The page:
3. Make your food single-serving friendly. People who deliver are often ordering food for one, so adjust your menu accordingly. Emodi uses the example of Ethiopian food, which is often served family style. “How can you make a great meal for one person, and condense it into a simple and straightforward dish that you can choose from an online menu?” he says. “Remember that people order delivery because of convenience.”
4. Clearly delineate delivery responsibilities among your staff. “Whether you are delivering yourself or working with a company, you need to decide whose responsibility it is to make sure those orders go into the kitchen, and who is making sure those orders are coming out of the kitchen and going to the delivery couriers consistently,” Emodi says.
But make sure that you aren’t sacrificing your in-house operations: “If your host is in charge of handing off food to couriers, consider whether that will take away from him or her being able to seat a patron.”
5. Prepare for the Sunday evening slam. Of course, the lunch rush will always be the lunch rush. But Park says his biggest challenge is Sunday evening. “We have a lot of traffic both in the restaurant and for delivery on Sundays,” he says. “We have to make sure we have extra capacity for delivery in case a courier doesn’t show up and it’s a busy dining area.”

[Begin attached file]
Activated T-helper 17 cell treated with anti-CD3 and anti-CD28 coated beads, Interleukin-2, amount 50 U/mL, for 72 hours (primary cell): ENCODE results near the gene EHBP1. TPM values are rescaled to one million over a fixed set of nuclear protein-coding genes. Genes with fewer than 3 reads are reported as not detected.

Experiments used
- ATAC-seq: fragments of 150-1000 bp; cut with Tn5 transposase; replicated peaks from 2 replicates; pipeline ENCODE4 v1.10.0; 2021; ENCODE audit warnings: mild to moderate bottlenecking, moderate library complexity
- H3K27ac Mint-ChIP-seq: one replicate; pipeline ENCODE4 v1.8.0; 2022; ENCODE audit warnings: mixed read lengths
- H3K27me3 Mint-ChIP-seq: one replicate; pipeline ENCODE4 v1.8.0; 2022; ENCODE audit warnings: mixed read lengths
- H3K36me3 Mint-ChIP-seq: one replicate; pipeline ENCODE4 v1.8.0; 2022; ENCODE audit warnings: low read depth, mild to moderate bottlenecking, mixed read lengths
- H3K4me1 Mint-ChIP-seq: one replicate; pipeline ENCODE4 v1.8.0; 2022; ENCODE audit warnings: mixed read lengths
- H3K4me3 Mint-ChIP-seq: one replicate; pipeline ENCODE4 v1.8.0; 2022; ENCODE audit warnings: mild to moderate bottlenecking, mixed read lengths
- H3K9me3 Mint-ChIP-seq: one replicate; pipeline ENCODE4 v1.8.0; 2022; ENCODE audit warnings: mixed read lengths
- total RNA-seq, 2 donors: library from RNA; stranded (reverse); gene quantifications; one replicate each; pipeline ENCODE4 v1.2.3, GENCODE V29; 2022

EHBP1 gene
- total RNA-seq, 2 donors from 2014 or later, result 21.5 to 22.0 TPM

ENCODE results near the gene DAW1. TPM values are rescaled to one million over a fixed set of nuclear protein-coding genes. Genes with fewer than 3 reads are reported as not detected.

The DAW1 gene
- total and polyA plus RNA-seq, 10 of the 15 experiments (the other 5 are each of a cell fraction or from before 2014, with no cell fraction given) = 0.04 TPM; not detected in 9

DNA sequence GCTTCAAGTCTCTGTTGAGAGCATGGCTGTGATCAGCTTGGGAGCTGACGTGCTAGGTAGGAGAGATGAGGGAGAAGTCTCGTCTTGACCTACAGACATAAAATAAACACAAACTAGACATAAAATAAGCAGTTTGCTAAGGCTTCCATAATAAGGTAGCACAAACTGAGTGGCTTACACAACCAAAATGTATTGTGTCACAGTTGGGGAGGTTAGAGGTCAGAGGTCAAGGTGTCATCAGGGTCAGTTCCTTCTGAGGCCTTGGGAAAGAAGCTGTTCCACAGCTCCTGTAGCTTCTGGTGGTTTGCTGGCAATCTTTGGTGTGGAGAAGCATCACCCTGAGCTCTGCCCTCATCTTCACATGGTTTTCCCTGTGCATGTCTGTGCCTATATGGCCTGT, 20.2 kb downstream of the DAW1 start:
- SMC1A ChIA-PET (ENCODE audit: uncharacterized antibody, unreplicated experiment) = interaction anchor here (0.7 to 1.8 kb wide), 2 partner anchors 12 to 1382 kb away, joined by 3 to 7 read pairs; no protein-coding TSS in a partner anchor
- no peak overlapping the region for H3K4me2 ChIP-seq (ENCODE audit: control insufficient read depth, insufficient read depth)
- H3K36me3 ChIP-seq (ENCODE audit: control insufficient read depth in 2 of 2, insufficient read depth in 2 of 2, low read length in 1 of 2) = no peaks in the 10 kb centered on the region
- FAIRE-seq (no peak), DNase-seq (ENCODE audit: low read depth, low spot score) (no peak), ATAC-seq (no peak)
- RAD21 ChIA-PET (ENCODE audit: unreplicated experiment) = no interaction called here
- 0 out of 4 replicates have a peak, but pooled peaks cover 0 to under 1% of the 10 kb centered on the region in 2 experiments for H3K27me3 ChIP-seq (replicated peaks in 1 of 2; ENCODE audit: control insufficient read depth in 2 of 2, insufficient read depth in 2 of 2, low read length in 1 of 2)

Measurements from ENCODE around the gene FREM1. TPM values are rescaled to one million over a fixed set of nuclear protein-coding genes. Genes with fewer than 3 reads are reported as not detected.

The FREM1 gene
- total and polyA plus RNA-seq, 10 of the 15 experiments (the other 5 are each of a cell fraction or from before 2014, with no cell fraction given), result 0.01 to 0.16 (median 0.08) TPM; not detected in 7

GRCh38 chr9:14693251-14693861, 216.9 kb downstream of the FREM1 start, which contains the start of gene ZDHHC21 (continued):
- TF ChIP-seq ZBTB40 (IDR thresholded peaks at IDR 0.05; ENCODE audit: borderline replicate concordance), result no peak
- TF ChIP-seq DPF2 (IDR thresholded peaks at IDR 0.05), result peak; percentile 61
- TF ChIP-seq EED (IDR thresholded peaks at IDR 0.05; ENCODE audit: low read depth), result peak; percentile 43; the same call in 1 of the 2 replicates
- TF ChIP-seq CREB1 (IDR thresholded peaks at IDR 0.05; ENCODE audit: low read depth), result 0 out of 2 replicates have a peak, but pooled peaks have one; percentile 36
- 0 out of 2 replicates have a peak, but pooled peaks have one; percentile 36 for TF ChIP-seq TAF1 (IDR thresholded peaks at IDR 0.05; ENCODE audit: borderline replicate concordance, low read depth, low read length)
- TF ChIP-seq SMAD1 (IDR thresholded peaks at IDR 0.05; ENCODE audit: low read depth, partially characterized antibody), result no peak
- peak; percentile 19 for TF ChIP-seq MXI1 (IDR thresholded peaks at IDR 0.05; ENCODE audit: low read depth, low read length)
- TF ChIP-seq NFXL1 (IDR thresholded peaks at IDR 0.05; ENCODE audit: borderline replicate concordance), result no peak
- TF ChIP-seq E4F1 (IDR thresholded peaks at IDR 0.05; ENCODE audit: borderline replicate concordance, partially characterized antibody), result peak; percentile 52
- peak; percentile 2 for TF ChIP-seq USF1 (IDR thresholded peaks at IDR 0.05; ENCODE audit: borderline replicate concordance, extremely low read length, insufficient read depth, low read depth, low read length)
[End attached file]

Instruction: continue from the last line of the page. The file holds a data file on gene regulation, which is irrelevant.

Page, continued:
6. Invest in good packaging. “Slightly more expensive packaging goes a long way,” Emodi says. “It ensures that your diners are getting the food in exactly the way you want them to get it. Compromising on packaging leads to poor experiences. You want that hot food to stay hot, and cold food to stay cold.” And, in the age of social media, “the food needs to arrive in nice shape,” Park says. “We’ve seen people post photos of our delivery food to Instagram and Facebook. And if it’s not in great shape they aren’t going to order again, because there are tons of restaurants.”
7. Make the experience user-friendly. If you’re serving ramen, for example, “maybe the best way to do it is to separate the noodles and the broth and include a card with instructions for reheating the broth in a microwave. Think about your customers as if they were having an experience in-house.”
8. Remember that quality brings repeat customers. “Don’t sacrifice the quality of the food just because you’re trying to get a couple more bucks,” Taghap says. “It is going to reflect poorly on your restaurant if the items you are delivering just aren’t as good as how you’d have it in the restaurant.”
Images courtesy of Caviar.